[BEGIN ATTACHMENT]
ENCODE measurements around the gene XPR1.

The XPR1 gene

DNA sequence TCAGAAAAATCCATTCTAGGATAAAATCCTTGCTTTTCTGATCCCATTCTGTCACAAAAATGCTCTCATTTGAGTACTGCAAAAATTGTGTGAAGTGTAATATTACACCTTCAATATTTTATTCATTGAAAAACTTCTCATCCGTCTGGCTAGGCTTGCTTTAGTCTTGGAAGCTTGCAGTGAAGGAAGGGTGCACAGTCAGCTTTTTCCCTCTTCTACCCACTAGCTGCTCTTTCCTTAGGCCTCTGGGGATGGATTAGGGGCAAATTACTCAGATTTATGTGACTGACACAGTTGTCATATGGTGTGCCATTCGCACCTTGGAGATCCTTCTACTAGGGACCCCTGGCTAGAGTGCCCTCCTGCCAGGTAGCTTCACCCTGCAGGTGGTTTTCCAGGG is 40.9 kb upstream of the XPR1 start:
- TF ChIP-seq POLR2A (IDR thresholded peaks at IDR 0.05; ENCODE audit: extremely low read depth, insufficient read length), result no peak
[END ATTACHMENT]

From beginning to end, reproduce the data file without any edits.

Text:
ENCODE measurements around the gene XPR1.

The XPR1 gene

DNA sequence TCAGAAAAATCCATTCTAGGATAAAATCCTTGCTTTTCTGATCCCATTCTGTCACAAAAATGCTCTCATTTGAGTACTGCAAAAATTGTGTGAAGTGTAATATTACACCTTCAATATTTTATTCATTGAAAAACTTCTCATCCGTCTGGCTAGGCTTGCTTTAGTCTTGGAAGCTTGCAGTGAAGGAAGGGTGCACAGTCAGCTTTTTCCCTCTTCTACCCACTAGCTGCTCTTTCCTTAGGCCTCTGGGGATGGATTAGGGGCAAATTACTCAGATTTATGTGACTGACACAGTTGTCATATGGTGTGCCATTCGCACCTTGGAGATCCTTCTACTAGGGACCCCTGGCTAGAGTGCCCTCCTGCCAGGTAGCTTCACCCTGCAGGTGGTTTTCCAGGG is 40.9 kb upstream of the XPR1 start:
- TF ChIP-seq POLR2A (IDR thresholded peaks at IDR 0.05; ENCODE audit: extremely low read depth, insufficient read length), result no peak